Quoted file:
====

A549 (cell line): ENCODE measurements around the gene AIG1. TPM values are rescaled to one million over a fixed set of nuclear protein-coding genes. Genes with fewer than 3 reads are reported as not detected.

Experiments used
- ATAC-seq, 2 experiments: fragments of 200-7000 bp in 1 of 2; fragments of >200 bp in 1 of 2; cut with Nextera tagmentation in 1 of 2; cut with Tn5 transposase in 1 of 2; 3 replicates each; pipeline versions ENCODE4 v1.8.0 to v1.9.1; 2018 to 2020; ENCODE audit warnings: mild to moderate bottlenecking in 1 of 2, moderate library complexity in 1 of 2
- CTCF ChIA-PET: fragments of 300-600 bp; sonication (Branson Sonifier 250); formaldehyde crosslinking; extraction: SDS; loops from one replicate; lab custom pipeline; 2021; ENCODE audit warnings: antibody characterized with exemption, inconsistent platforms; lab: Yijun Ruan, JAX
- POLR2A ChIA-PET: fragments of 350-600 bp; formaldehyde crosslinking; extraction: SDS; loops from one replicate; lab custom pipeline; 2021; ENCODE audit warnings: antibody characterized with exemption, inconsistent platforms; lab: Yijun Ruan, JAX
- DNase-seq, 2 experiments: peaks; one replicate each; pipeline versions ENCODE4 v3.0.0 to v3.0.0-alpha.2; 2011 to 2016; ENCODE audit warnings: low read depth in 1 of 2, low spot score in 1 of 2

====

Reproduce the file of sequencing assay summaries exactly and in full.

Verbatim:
A549 (cell line): ENCODE measurements around the gene AIG1. TPM values are rescaled to one million over a fixed set of nuclear protein-coding genes. Genes with fewer than 3 reads are reported as not detected.

Experiments used
- ATAC-seq, 2 experiments: fragments of 200-7000 bp in 1 of 2; fragments of >200 bp in 1 of 2; cut with Nextera tagmentation in 1 of 2; cut with Tn5 transposase in 1 of 2; 3 replicates each; pipeline versions ENCODE4 v1.8.0 to v1.9.1; 2018 to 2020; ENCODE audit warnings: mild to moderate bottlenecking in 1 of 2, moderate library complexity in 1 of 2
- CTCF ChIA-PET: fragments of 300-600 bp; sonication (Branson Sonifier 250); formaldehyde crosslinking; extraction: SDS; loops from one replicate; lab custom pipeline; 2021; ENCODE audit warnings: antibody characterized with exemption, inconsistent platforms; lab: Yijun Ruan, JAX
- POLR2A ChIA-PET: fragments of 350-600 bp; formaldehyde crosslinking; extraction: SDS; loops from one replicate; lab custom pipeline; 2021; ENCODE audit warnings: antibody characterized with exemption, inconsistent platforms; lab: Yijun Ruan, JAX
- DNase-seq, 2 experiments: peaks; one replicate each; pipeline versions ENCODE4 v3.0.0 to v3.0.0-alpha.2; 2011 to 2016; ENCODE audit warnings: low read depth in 1 of 2, low spot score in 1 of 2